Tate Britain will embrace 21st Century technology with new projects that could see robots roaming the galleries or virtual reality experiences based on famous pieces of art.
The innovative ideas came from participants shortlisted for the 2014 Tate IK Prize that invites digital artists to introduce new concepts to engage with the public.
"We wanted ways to use technology to increase our audience reach and new ways to connect people with art," said Jane Burton, the Tate's head of creative content.
By summer 2014, people could be able to remotely visit the gallery from their homes during weekends, steering the robots through the Tate Britain’s halls via the Internet.
"There is an adventurous element of breaking into a space where you are not really allowed," said Tommaso Lanza, a co-author of the project, together with Ross Cairns and David Di Duca. The trio said it would like to offer something different from reproducing a regular visit to the Tate.
Other finalists proposed building a reproduction of the popular 'Minecraft' videogame, or creating game versions of some 25 works such as Atkinson Grimshaw's 'Liverpool Quay by Moonlight' that would allow visitors to explore shops and alleys, interact with avatars, find diaries and hear snippets of conversation – all clues toward solving the game.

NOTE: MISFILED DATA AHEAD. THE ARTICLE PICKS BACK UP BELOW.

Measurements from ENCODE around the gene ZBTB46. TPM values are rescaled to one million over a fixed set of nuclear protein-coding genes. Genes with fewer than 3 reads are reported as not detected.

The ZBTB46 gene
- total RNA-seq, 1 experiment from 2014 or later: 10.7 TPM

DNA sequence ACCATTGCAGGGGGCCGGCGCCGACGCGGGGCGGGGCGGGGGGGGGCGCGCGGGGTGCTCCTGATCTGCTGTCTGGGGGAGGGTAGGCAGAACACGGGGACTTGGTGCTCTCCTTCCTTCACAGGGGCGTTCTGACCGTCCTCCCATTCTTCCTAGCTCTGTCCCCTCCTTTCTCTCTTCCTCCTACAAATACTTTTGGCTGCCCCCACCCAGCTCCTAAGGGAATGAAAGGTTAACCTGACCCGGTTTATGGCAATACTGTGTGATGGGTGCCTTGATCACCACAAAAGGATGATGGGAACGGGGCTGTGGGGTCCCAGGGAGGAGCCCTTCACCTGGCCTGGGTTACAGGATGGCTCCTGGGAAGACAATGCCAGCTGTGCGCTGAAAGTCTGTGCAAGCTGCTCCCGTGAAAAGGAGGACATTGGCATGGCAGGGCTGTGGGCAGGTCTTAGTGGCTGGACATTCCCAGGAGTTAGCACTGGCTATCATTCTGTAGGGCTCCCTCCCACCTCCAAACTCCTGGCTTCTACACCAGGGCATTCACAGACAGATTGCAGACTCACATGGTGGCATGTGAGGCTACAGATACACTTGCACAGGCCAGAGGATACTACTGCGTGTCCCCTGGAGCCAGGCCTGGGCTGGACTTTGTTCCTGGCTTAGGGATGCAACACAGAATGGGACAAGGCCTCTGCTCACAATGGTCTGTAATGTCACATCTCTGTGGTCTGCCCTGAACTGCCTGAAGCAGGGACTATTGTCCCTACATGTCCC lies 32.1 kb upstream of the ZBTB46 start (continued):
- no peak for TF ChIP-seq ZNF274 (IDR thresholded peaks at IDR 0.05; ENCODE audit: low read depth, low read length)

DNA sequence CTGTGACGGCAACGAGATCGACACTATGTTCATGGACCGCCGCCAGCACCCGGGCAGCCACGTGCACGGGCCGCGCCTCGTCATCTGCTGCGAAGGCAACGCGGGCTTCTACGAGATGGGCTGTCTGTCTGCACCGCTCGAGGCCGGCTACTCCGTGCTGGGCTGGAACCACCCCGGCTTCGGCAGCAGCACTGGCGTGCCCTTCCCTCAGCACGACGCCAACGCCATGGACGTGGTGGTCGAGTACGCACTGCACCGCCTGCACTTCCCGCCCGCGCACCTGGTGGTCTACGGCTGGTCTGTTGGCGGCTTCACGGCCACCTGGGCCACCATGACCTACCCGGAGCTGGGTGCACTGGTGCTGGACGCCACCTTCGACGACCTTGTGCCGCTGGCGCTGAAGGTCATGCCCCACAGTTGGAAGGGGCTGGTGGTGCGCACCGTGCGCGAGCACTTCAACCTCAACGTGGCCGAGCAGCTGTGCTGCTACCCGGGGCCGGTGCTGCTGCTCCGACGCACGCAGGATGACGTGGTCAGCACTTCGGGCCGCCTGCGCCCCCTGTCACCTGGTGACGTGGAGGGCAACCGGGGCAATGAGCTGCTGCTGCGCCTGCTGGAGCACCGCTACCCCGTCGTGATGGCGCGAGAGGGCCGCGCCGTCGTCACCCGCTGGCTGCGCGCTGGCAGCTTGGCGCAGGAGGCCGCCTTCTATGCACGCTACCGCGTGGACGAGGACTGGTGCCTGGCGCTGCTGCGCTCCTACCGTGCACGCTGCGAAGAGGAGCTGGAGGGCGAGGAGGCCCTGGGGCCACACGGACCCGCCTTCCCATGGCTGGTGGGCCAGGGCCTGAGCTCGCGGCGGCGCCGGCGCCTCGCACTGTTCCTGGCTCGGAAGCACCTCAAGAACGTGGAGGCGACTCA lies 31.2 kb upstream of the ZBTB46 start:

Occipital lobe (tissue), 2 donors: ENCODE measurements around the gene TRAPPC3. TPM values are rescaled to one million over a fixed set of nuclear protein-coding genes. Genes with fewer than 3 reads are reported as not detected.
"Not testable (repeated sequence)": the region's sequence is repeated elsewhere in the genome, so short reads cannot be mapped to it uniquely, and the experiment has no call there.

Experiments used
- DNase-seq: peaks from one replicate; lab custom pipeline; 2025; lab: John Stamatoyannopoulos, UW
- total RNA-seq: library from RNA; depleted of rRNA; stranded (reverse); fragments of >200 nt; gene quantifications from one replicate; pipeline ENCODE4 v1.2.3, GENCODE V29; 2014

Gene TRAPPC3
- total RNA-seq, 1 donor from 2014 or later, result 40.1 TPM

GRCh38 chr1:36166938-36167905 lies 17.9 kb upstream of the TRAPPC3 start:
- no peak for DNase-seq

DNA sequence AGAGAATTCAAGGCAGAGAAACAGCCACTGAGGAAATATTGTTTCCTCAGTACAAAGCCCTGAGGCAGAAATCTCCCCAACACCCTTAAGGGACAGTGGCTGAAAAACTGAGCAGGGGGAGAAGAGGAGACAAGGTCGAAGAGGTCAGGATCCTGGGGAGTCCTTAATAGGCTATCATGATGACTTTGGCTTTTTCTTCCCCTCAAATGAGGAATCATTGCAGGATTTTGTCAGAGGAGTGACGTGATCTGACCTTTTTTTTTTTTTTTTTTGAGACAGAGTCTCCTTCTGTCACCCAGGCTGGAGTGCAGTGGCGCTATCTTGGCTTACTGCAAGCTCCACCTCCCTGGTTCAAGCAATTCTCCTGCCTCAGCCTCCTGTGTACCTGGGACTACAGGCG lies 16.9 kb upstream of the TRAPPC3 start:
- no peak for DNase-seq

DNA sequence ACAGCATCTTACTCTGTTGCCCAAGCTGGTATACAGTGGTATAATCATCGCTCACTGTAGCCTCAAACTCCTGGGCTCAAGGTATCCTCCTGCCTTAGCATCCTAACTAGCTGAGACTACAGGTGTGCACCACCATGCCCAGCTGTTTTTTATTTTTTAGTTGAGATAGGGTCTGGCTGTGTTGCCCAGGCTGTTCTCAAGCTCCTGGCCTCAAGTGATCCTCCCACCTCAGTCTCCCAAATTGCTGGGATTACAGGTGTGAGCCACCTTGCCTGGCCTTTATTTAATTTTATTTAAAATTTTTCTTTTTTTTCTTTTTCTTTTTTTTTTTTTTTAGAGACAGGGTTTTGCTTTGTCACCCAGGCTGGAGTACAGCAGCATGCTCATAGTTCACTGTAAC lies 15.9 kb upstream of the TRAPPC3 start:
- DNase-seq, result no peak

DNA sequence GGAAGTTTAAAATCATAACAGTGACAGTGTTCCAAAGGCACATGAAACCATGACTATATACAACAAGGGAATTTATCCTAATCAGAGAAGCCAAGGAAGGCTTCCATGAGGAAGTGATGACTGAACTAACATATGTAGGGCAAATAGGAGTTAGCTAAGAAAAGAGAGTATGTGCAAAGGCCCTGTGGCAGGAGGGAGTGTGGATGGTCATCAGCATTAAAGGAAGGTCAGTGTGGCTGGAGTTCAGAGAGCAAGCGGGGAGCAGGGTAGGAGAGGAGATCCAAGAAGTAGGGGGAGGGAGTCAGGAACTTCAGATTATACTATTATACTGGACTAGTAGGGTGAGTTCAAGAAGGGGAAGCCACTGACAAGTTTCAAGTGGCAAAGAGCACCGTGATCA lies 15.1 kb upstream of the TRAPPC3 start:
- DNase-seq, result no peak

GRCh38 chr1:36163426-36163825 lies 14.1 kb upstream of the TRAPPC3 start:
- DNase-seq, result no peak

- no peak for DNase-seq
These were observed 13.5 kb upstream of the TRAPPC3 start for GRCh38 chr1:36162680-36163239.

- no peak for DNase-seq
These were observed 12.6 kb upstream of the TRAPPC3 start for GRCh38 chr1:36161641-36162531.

The projects were designed around a 20-room British art collection ranging from 1545 to the present. A panel of six high-profile figures in technology and art, including Wikipedia founder Jimmy Wales, picked the four finalists from 51 entries.
The winner, to be announced on 6 February, will receive a £10,000 prize and further £60,000 to get the project off the ground.
Members of the public have a chance to cast votes, adding up to a seventh vote, by midnight on Friday 24 January.